Leverage and cyclicality
Foreign bank credit to U.S. corporations: the implications of offshore loans
International financial transactions have grown in recent years far faster than has our ability to understand their significance for national economies. This article seeks to explain the rise in bank loans from banks outside the United States to U.S. businesses. The article looks at the implications of the rapid growth of such loans for issues ranging from the corporate debt buildup in the United States in the late 1980s to the loss of market share in U.S. commercial lending by U.S.-owned banks.
Financial consequences of new Asian surpluses
In brief economic capsules: Japanese banks' customers in the United States
Foreign banks in the United States are often thought to specialize in providing services to multinational firms from their home countries. This article examines data on Japanese bank loans and the liabilities of Japanese-owned firms to determine whether the increase in Japanese bank assets in the United States during the 1984-89 period can be attributed to growth in direct investment from Japan.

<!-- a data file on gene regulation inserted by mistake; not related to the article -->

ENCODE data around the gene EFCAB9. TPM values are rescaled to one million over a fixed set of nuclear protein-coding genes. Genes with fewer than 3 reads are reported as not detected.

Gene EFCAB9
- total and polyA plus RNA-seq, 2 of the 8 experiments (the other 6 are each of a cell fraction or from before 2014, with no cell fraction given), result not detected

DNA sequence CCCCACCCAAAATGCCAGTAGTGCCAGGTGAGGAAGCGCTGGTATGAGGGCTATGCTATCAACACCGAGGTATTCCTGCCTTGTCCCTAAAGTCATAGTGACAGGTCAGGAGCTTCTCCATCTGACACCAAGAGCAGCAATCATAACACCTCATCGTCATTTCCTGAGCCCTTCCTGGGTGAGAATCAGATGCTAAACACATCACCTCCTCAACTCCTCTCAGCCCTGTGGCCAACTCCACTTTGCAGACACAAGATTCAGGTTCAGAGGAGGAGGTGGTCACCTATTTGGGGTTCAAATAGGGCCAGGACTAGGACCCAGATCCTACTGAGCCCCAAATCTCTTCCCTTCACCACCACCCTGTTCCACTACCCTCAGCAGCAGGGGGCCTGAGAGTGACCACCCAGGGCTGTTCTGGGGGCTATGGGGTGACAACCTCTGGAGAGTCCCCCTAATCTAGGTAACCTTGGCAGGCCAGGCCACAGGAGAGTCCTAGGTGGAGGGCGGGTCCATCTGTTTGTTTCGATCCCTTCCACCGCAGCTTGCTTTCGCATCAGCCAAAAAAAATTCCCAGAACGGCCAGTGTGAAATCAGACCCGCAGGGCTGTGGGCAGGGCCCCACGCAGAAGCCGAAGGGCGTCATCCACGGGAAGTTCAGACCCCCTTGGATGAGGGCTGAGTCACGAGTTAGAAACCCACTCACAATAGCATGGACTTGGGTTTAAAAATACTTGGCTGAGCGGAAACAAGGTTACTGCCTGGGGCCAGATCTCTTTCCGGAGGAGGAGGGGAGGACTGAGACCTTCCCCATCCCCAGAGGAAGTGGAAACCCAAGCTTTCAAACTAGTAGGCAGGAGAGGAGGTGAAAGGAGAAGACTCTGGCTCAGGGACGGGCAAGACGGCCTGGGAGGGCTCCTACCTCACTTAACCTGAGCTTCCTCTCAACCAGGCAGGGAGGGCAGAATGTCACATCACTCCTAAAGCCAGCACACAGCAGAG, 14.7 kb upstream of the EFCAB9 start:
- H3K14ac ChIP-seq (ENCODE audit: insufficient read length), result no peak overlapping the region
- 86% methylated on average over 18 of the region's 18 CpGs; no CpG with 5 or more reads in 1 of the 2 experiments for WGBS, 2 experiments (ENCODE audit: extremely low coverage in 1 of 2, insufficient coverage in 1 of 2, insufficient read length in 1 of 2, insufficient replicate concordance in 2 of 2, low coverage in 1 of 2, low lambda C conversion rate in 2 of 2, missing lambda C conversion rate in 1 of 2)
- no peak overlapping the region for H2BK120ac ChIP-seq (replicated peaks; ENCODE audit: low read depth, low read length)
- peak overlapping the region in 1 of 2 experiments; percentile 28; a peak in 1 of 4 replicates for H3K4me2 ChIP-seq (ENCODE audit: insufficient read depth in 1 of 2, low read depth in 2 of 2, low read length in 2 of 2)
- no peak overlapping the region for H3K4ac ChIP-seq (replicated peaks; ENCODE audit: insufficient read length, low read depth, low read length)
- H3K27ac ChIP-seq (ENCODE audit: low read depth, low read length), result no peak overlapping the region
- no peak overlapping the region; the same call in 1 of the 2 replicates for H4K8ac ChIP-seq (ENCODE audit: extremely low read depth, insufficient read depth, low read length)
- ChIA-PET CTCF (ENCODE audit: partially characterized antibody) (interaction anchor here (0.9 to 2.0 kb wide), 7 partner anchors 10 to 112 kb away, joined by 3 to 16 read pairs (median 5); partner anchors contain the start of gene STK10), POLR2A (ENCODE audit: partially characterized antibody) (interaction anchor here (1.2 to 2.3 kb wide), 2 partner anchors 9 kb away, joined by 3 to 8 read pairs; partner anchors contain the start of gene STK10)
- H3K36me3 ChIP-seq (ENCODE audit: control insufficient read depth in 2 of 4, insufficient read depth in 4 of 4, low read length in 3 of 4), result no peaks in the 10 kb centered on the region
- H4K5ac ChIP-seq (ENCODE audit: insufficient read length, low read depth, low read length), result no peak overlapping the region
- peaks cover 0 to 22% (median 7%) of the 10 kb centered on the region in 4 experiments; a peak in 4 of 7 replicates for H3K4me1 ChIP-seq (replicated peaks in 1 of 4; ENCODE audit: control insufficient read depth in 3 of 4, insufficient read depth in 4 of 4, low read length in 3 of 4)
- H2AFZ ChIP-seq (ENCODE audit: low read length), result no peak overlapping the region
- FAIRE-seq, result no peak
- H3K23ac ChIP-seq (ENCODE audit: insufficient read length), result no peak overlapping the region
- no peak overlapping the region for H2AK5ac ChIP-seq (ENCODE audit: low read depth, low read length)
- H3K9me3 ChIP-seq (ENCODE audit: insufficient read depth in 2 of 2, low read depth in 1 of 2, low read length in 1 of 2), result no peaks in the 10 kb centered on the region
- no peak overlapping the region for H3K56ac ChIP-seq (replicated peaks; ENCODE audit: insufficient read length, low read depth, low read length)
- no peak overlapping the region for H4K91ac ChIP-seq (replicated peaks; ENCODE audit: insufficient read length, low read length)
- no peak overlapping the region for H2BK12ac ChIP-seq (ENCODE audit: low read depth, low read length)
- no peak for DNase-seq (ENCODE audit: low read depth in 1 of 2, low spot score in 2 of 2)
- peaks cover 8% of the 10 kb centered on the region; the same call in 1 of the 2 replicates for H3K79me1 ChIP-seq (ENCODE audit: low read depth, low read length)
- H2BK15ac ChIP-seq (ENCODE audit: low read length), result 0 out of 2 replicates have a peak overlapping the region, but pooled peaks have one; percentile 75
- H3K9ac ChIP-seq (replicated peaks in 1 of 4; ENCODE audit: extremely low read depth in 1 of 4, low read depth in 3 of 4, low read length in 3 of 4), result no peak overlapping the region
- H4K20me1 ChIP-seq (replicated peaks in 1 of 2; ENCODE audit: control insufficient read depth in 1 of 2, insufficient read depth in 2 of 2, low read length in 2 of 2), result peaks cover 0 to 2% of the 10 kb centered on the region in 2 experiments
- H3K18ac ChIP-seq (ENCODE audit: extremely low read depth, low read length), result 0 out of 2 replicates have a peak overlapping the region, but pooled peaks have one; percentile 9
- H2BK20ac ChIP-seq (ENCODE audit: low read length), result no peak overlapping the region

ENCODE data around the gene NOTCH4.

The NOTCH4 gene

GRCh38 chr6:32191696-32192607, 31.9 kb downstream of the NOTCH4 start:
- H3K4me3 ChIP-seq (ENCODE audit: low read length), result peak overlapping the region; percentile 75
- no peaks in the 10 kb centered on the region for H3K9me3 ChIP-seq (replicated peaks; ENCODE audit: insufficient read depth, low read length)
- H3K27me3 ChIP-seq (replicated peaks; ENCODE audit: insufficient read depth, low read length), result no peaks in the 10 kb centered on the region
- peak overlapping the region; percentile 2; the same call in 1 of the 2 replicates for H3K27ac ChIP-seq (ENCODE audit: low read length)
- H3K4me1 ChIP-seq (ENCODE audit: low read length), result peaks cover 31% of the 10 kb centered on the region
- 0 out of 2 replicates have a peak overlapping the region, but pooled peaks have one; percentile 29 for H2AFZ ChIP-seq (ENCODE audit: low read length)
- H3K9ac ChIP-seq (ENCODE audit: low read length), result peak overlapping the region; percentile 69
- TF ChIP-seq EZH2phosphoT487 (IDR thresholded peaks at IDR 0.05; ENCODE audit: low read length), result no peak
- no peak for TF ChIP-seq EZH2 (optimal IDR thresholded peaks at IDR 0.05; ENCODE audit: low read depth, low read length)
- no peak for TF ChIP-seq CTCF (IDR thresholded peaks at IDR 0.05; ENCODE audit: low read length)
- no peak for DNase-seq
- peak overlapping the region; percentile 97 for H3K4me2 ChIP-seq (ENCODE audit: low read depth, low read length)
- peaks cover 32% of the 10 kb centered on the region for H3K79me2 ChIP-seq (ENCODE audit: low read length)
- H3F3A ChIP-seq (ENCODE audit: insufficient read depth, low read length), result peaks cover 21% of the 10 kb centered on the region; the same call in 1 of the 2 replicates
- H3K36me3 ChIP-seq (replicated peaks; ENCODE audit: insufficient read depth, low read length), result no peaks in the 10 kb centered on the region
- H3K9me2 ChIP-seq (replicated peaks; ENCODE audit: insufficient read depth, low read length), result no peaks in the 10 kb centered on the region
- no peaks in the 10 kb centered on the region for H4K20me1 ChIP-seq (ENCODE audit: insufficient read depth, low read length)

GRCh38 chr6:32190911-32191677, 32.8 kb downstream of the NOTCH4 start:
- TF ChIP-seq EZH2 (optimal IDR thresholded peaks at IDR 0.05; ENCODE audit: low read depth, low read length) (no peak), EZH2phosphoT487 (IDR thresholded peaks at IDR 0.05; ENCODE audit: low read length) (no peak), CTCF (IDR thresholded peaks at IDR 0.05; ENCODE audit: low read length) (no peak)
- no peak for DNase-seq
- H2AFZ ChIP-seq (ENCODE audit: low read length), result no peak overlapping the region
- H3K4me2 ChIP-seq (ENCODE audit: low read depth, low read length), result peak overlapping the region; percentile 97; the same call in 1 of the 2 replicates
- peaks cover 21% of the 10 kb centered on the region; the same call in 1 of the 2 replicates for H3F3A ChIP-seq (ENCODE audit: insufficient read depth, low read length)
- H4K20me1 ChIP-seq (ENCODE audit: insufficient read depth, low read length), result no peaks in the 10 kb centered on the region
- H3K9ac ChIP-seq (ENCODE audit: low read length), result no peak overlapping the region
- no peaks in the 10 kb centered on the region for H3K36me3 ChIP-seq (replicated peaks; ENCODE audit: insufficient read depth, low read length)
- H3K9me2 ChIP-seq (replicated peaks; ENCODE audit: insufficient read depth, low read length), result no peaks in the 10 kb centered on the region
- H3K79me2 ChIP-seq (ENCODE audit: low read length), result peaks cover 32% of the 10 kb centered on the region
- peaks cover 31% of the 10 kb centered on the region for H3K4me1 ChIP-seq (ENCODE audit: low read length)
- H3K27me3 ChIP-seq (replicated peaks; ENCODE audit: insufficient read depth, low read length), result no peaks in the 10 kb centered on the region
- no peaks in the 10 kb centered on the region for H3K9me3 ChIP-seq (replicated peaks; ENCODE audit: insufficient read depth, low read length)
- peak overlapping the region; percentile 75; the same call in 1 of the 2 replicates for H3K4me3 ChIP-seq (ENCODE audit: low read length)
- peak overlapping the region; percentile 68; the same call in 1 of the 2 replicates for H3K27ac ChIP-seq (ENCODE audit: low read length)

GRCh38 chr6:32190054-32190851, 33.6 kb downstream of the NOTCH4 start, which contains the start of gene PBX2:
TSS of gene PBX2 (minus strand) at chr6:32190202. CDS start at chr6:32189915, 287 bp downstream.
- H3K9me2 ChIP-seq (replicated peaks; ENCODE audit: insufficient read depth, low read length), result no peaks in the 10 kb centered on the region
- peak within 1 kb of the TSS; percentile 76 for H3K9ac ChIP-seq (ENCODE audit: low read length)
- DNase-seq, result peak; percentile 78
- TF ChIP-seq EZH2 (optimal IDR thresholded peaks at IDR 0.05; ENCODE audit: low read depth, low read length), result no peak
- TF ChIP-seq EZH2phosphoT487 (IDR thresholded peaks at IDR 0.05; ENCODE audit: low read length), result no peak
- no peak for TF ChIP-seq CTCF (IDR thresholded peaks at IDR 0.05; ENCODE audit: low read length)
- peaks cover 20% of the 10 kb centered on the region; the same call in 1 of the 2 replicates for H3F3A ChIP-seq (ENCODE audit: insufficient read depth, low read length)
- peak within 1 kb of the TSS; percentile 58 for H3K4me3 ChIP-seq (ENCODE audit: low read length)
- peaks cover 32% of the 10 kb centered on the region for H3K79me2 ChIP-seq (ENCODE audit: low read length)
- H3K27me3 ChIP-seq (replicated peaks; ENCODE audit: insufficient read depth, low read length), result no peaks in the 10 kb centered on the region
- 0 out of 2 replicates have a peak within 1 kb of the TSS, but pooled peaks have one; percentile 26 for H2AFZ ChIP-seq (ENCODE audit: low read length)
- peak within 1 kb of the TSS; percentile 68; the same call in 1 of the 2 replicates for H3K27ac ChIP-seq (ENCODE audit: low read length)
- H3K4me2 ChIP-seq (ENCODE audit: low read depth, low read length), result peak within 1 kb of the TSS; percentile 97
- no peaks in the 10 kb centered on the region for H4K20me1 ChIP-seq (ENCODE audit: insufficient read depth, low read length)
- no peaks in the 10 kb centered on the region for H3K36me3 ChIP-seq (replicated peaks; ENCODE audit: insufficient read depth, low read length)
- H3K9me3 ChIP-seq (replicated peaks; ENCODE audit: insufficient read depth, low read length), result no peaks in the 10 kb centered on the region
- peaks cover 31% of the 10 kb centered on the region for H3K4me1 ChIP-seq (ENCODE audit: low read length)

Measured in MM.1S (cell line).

Distributional issues in privatization
Do banks follow their customers abroad?
The market share of U.S. business loans made by foreign-owned banks has increased dramatically since 1980. At the same time, foreign direct investment in the U.S. rose, so that much of the increase in foreign-owned U.S.-based bank lending to businesses in the U.S. could conceivably be accounted for by an increase in loans to the U.S. affiliates of firms headquartered abroad, an expectation in line with the conventional wisdom that bans "follow their customers" abroad. Our study investigates the lending patterns of U.S.-based banks from Japan, Canada, France, Germany, the Netherlands, and ...
Foreign banks, profits and commercial credit extension in the United States
This paper simultaneously models the determinants of foreign bank profitability and commercial credit extension in the United States between 11987 and 1991. Overall, the results indicate that supply-side factors such as capital strength, commercial and industrial loan growth, and assets composition were important factors in determining foreign banks' return-on-assets in the period under study. Capital strength stands out as being the most important factor influencing foreign bank return on shareholders equity. U.S. demand also appeared to be important in determining foreign bank performance ...
Leverage and cyclicality